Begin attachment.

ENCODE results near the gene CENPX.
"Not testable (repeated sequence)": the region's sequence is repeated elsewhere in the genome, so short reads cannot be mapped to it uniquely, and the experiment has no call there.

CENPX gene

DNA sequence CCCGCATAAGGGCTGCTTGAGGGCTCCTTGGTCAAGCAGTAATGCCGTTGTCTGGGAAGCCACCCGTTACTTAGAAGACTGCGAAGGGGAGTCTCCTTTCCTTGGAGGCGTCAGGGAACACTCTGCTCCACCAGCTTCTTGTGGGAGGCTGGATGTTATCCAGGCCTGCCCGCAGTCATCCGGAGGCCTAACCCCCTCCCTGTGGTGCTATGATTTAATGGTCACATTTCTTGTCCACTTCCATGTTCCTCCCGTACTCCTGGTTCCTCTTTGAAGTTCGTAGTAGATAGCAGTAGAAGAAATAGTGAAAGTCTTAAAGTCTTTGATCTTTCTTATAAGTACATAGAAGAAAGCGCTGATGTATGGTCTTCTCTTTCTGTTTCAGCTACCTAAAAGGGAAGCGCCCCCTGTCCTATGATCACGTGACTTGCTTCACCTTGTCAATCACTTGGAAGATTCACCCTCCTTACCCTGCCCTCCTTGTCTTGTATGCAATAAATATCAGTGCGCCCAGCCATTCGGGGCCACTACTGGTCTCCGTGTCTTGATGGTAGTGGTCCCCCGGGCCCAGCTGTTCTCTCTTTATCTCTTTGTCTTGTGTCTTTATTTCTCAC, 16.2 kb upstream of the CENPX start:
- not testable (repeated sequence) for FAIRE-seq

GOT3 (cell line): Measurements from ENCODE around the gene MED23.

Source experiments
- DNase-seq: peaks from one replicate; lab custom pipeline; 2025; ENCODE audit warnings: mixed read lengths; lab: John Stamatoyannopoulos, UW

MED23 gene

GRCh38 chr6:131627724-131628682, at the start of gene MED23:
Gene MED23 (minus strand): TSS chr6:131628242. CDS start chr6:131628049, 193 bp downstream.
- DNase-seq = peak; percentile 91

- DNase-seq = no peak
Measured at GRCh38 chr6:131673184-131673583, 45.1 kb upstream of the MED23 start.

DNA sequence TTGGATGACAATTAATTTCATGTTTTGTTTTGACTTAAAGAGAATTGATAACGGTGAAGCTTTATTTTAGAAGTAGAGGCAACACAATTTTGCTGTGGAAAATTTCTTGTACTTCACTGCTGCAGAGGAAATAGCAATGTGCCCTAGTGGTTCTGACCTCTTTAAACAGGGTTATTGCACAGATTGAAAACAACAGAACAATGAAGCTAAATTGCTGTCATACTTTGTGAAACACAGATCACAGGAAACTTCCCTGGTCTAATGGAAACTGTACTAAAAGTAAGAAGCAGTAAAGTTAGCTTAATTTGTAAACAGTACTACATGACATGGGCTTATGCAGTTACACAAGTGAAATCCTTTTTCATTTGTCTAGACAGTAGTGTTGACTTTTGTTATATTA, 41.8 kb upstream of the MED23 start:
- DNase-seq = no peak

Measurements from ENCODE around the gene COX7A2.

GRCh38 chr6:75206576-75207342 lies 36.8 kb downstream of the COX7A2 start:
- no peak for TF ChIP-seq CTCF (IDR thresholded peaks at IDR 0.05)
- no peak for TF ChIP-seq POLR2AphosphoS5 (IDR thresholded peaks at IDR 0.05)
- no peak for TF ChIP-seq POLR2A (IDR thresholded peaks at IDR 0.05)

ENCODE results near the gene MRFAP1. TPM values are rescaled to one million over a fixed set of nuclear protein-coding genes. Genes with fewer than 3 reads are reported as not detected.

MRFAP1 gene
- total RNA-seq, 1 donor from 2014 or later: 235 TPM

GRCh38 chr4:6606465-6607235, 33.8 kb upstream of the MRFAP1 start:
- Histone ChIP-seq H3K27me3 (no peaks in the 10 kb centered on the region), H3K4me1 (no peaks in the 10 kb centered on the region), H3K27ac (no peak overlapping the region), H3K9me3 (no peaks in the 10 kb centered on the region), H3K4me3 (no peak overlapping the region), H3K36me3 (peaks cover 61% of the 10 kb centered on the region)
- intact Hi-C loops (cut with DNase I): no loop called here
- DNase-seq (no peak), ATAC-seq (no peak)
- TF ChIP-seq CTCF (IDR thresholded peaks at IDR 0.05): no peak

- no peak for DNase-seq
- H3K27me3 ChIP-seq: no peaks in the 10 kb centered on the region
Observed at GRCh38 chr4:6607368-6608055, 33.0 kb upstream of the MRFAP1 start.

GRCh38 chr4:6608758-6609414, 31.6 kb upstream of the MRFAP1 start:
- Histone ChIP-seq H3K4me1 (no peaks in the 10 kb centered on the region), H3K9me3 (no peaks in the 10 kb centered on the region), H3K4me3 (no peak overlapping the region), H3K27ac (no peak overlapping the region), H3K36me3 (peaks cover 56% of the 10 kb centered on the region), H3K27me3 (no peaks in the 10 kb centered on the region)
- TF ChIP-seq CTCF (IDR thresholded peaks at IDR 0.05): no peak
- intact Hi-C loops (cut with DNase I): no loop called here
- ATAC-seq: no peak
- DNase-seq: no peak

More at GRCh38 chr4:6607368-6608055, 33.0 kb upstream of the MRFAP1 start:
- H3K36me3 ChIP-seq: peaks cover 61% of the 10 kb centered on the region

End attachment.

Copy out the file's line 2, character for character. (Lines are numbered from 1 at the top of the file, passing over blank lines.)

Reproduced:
"Not testable (repeated sequence)": the region's sequence is repeated elsewhere in the genome, so short reads cannot be mapped to it uniquely, and the experiment has no call there.